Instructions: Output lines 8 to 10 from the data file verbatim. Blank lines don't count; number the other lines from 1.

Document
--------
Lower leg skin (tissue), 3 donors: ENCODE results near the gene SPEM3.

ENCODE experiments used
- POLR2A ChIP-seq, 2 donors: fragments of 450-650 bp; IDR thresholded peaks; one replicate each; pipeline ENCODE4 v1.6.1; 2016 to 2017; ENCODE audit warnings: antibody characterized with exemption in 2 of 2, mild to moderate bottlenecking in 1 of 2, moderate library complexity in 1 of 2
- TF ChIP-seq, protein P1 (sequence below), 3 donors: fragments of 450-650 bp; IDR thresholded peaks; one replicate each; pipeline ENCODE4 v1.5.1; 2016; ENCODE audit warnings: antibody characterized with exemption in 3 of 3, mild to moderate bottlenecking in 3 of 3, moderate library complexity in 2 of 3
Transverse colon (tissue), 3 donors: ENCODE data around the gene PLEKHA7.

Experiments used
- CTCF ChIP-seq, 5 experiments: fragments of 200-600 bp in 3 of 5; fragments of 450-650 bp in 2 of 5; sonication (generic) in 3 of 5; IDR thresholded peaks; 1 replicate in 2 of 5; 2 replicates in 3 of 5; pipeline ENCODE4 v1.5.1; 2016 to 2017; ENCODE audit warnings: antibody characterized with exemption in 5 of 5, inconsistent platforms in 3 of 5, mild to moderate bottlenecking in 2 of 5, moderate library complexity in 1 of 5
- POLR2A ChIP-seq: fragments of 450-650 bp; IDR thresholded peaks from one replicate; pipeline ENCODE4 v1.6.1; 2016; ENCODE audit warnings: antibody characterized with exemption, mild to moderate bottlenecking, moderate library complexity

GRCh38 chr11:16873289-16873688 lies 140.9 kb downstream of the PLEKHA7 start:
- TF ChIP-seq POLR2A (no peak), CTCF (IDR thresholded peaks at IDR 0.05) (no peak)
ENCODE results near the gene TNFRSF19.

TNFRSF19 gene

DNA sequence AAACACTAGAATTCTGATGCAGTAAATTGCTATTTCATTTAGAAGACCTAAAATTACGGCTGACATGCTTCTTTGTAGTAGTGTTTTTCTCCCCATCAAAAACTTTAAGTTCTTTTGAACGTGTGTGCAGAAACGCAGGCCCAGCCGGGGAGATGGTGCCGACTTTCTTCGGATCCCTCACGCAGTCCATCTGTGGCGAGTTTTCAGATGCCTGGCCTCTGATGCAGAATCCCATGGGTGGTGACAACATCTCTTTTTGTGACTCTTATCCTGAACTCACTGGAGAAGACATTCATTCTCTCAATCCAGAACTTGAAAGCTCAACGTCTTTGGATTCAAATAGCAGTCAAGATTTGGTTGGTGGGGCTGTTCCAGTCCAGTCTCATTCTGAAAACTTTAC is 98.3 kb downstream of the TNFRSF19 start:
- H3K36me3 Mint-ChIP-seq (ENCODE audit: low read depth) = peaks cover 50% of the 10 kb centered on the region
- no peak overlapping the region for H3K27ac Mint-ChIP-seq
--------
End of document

- POLR2A ChIP-seq: fragments of 450-650 bp; IDR thresholded peaks from one replicate; pipeline ENCODE4 v1.6.1; 2016; ENCODE audit warnings: antibody characterized with exemption, mild to moderate bottlenecking, moderate library complexity

GRCh38 chr11:16873289-16873688 lies 140.9 kb downstream of the PLEKHA7 start:
- TF ChIP-seq POLR2A (no peak), CTCF (IDR thresholded peaks at IDR 0.05) (no peak)